It's all or nothing here. Rose is still either asleep or in pain but the pendulum swings further in each direction now - the sleep is longer and deeper, the pain when she wakes more unbearable to watch. New drugs are brought into play, old ones that are no longer up to the job are taken out, fresh hopes raised for the holy grail of pain-free, or as close to it as we can get.
It leaves long periods when she lies there sleeping or zoning out, in varying levels of consciousness, when I am at a loss for what to do for her. I long to scrub her - to wash her hair, her body, to take off her flaky nail varnish, the wristband she still clings to from a disco in August when she was last a normal little girl, to dress her in clean pyjamas and dry her hair but she is like a wild animal in pain and won't be touched. Surreptitious attempts to clean under the filthiest fingernails I've ever seen rouse her immediately and wet sponges are smacked angrily away. So I give up on that.
I take ridiculous amounts of photographs of her which I then delete because they are all the same. And anyway they are not Rose and they are not how I want to remember her. So I give up on that too. I could do some Christmas shopping online. And as soon as I have the idea I shy away immediately from the torture of it. I know it's relentlessly drawing nearer - what is to become an annual hurdle is only weeks away but if I ignore it perhaps it will just go away. Where do all the bereaved parents of small children go at Christmas I wonder - good grief perhaps there's a festive support group at Demelza House - or will we still be here pulling crackers over her bed. And how many of my children am I buying presents for. It's all intolerable so I give up on that too.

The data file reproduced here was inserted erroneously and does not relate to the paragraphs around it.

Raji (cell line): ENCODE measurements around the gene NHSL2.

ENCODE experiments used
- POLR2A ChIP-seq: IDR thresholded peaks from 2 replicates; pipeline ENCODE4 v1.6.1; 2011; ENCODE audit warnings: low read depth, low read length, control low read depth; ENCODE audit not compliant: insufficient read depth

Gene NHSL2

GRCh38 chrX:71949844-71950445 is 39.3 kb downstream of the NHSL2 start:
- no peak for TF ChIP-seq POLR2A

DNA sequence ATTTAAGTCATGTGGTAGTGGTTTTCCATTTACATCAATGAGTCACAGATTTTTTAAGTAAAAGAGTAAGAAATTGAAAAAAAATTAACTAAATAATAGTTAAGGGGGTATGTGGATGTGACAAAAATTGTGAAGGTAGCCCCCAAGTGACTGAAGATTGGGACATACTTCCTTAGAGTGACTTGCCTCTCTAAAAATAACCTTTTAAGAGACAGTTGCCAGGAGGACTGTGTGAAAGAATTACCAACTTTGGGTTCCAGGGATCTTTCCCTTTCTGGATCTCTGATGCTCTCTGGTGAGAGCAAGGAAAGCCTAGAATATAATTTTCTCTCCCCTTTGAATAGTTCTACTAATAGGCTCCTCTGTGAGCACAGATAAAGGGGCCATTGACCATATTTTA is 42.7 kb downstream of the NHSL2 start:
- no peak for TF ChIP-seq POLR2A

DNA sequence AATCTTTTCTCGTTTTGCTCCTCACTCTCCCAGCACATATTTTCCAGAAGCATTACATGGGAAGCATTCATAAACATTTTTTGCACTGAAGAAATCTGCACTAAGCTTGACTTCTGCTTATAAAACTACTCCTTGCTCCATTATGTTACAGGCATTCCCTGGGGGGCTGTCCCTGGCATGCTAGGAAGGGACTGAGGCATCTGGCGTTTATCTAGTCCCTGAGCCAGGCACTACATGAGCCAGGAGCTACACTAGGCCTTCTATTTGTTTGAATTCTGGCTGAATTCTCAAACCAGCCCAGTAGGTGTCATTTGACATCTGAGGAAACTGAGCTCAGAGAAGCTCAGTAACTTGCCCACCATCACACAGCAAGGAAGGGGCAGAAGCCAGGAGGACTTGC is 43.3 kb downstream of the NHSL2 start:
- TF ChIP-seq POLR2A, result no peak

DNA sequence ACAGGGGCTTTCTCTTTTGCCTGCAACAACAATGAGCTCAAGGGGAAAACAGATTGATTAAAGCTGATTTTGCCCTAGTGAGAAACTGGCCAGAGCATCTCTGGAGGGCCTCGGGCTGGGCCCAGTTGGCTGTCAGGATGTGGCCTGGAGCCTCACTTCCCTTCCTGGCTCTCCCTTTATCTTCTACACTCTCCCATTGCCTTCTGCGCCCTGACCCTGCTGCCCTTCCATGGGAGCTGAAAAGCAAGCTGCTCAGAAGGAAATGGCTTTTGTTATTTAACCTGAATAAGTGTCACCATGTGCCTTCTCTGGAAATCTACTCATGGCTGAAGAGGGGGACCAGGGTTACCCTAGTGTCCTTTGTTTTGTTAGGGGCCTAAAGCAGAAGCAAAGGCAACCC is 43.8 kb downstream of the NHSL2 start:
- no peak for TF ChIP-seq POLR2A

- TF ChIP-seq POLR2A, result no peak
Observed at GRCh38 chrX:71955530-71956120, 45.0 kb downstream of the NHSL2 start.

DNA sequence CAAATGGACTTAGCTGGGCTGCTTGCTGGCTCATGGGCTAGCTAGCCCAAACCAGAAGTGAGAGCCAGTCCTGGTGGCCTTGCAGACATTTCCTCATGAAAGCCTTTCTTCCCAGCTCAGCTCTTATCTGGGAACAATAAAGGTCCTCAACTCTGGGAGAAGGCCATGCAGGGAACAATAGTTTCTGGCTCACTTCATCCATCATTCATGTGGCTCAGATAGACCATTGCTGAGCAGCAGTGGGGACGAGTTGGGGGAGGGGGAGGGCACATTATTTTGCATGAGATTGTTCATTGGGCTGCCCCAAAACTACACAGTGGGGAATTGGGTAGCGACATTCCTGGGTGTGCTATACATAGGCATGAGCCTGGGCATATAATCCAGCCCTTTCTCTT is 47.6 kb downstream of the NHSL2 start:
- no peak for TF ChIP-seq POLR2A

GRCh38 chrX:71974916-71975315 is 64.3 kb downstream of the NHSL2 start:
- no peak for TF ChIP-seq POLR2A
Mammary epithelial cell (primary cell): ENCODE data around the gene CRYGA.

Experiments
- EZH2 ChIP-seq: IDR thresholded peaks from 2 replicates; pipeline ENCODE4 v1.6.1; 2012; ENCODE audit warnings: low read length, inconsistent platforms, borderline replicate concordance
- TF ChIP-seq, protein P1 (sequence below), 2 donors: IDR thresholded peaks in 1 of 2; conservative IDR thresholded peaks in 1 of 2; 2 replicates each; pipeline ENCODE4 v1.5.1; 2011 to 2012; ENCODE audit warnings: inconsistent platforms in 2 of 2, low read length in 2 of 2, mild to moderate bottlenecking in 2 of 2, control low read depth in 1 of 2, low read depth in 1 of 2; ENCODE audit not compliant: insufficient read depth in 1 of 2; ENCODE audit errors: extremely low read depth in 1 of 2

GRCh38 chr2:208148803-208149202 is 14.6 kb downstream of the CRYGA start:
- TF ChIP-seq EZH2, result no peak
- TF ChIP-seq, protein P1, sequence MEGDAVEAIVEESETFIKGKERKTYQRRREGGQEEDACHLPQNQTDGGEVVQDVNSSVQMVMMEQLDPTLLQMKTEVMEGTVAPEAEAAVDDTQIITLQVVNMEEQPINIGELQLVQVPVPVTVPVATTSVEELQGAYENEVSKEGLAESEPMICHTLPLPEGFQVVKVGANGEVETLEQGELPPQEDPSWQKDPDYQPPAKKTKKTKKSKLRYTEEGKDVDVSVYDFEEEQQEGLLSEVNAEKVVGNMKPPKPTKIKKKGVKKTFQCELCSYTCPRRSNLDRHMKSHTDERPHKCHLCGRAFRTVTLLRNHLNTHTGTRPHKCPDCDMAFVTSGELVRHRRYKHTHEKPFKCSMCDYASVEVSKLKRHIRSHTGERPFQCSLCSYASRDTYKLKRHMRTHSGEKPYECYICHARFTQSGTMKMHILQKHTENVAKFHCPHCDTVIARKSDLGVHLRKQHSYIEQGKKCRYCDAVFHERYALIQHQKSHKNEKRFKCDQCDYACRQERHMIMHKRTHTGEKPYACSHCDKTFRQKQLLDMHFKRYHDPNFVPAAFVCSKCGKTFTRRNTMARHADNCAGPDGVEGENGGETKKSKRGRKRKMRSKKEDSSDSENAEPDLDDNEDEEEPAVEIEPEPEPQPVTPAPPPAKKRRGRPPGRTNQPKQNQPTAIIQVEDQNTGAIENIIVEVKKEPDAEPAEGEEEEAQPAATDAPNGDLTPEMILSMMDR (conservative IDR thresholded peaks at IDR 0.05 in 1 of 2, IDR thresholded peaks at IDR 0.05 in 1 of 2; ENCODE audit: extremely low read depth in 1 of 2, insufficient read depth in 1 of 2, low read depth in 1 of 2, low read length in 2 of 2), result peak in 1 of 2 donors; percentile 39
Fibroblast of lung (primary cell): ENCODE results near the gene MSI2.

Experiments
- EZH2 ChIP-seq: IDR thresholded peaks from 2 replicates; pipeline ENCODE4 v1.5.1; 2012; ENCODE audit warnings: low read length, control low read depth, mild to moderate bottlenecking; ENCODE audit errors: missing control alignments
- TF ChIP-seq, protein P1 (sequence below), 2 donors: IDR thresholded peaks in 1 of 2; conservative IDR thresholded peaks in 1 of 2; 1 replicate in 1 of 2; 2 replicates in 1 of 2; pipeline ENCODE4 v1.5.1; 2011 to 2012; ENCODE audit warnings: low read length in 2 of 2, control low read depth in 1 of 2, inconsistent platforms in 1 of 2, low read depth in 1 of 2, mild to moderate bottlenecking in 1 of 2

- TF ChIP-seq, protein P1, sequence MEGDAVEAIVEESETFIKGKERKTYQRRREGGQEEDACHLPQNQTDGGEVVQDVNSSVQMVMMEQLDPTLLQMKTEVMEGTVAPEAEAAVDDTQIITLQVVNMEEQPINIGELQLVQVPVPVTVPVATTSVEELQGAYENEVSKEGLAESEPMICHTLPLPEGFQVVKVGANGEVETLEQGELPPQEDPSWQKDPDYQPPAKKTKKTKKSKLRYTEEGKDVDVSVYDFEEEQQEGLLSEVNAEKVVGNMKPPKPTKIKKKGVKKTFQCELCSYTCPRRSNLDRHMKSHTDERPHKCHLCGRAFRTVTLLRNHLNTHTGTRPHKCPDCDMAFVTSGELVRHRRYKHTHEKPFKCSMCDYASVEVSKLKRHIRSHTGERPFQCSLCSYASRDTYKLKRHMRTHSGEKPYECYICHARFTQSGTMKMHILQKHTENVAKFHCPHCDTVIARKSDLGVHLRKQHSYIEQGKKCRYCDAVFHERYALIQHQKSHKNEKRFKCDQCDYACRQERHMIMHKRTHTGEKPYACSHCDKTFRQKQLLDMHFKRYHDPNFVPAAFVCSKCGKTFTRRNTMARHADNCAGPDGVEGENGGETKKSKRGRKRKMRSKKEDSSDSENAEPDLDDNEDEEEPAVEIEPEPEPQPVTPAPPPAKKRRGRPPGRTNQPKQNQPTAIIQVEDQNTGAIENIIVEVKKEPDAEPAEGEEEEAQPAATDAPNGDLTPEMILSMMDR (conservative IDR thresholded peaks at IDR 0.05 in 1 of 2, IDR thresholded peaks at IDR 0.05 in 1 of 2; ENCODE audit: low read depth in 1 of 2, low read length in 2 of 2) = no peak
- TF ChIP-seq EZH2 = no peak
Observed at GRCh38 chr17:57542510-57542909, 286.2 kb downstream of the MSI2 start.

So what I do instead is I tell her the story of her. Perhaps she can hear me, perhaps I'm talking to myself but I tell her how much we wanted and planned for her, how excited we were, how badly Felix, Daddy and I all wanted a baby girl, a baby sister. I tell her about her birth - she's heard it all before but I tell her really slowly and say all the best bits twice. I go on and on and tell her all the funny anecdotes she loves, about all the holidays we've had, about nursery and starting school, about learning to swim, to ride her bike, about getting Harvey as a puppy, about the Isle of Wight. Mostly I tell her over and over how fiercely we love her, how desperately and pathetically sorry we are for every minute of the last three years, how insanely proud we are of her. God poor child. Not only is she dying and in terrible pain but she's got me banging on and on over her bedside and she can't even get away. At least she hasn't got to read this drivel.